The navigation choice that you make will have a huge impact on your site’s appearance. I would definitely recommend playing around with each option before you make a firm decision.
Lastly, you’ll be asked to put your business’s contact details into the sidebar of the SiteBuilder design tool. SiteBuilder will automatically generate a ‘contact details’ section at the bottom of your site.
Once you go through that, you’re done! What’s left is for you to edit your website.
And the editing process is pretty simple, once you get the hang of it. You’re allowed to choose between several layouts for all content blocks and can also edit and remove text, buttons, and pictures
However, I do wish that SiteBuilder was a bit more open-ended and allowed me to select what kind of a website I want to have – not just give me the kind of website it thinks is good.
That’s the price to pay for ultimate simplicity, I guess.
SiteBuilder used to offer over 200 templates – not anymore. In fact, if you check out some of the very-super-outdated SiteBuilder reviews, you’ll probably see a screenshot of the themes that looks something like this:
I had some first-hand experience with them and, well, it definitely was a situation of quantity over quality. Essentially, with the right business and navigation choice, you can remake every single one of the themes with the existing editor.
So…let’s have a look at what templates and template editing options you can get right now.
For each of the sections of the website, you can choose one of several given layouts, change the content size, layout, and omit or add various elements.
If you wish to make some site-wide changes, there’s the “Theme” section, where you can choose your color scheme, fonts, effects, and other general things.
It may look a bit tricky at first (I sure was lost) but once you get the hang of it, it’s pretty simple. There are still some limitations present – but I suppose that’s just the life of using a website builder.
SiteBuilder offers several business tools that can help you grow your business. There’s access to eCommerce solutions, professional emails, a CRM manager, and SEO tools. You can also track critical analytics data directly through your dashboard.
While these options are not exactly nuclear-weapons-grade professional tools, they can still be useful for small businesses looking to increase their user base. Let’s have a look.
If you’re planning on building a store with SiteBuilder, you will need to access its eCommerce platform in the ‘App Market’ on the left-hand side of your main dashboard. This add-on is only available to users who have the eCommerce platform.
While this add-on does allow you to build an online store, it’s clear from the start that the features are quite limited. It’s easy to add products to your store, but the actual site designs are quite basic. If you’re looking to build a modern, sleek online store, this probably isn’t the best option.
Also, the eCommerce platform doesn’t have a strong reputation when you take a look at other SiteBuilder reviews. Even on its own App Market, you’ll find customers complaining about the usefulness of its eCommerce add-on.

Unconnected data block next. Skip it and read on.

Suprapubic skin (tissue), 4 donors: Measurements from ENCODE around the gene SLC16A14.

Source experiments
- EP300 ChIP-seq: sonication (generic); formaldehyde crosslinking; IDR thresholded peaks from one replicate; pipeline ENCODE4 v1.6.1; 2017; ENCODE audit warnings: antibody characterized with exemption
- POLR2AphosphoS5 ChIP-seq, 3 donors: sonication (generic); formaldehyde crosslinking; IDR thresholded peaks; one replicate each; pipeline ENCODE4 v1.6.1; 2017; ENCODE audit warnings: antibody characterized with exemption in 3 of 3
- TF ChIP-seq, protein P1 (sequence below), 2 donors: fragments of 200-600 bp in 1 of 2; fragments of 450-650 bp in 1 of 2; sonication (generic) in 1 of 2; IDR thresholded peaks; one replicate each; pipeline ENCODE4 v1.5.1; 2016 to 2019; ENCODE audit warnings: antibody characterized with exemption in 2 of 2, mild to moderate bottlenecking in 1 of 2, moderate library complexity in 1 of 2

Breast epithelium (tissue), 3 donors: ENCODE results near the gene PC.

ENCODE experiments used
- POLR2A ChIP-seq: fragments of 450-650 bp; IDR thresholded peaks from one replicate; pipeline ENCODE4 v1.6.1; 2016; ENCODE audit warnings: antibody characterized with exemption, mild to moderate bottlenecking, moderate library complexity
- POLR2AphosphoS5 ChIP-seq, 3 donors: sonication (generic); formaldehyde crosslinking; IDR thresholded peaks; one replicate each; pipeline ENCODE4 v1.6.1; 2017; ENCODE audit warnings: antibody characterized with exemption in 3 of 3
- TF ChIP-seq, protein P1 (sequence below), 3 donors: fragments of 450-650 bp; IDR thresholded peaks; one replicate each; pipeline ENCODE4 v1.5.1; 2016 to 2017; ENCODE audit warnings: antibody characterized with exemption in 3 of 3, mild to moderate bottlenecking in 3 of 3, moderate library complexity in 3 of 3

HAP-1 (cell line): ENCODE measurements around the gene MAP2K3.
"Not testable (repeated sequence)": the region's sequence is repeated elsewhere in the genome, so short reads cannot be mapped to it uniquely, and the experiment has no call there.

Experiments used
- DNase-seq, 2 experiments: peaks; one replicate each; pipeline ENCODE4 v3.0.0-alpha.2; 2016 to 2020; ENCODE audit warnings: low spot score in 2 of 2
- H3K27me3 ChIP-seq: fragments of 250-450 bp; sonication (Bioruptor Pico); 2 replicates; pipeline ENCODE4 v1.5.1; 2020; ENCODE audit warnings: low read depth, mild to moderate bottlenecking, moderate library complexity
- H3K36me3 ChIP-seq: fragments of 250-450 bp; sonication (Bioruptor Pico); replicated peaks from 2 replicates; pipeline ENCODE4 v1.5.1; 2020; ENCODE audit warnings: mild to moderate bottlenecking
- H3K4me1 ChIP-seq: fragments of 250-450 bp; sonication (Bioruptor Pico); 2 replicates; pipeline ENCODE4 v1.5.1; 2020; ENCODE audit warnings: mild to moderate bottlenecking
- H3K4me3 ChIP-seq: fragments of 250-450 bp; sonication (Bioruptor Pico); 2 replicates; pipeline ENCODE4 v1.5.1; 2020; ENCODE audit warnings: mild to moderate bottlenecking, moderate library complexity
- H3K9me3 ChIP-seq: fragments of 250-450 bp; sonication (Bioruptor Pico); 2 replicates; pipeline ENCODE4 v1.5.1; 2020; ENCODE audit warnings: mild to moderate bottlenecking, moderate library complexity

You can’t choose how your products are arranged on the page, as well as there are some issues with payment options. Yes – the eCommerce-ready plan costs only $7.20, but
If you want insights into your website’s performance and traffic figures, you can use the ‘Stats’ tab on your SiteBuilder dashboard to view critical information.
This provides you with insights into your website’s performance and the types of visitors you’re receiving.
You’re able to view the number of visits, the number of unique visitors, the bounce rate, and the number of minutes that visitors spend on your site. All of this data is broken down into an easy-to-consume table. SiteBuilder also provides you with a heat map that shows where the IP addresses of your visitors are located.
Overall, this part of the website works as advertised. Stats seem to be correct and viewing everything is pretty effortless.
It’s very convenient that you don’t have to integrate with a third-party platform to access these stats.
SiteBuilder doesn’t offer an in-house business email platform, but it does allow you to integrate a business email account from G Suite, Google’s email and document management platform. Not only will this allow you to send emails using your website’s domain name, but it will also let you collaborate on Google Docs and Google Sheets.
G Suite price plans start at $6/month per user but can increase depending on storage and other subscription variations. You should factor this into the overall cost of your website.
If you want to manage your relationships with your website visitors and customers, it’s important to retain and organize contact information. SiteBuilder allows you to get people to to sign up for newsletters, promotional offers, and general email marketing content.
If a visitor fills out the contact form on your site, their information will automatically transfer to your ‘Contact CRM’ manager. You can access this list of contacts directly on the left-hand tab of your website manager.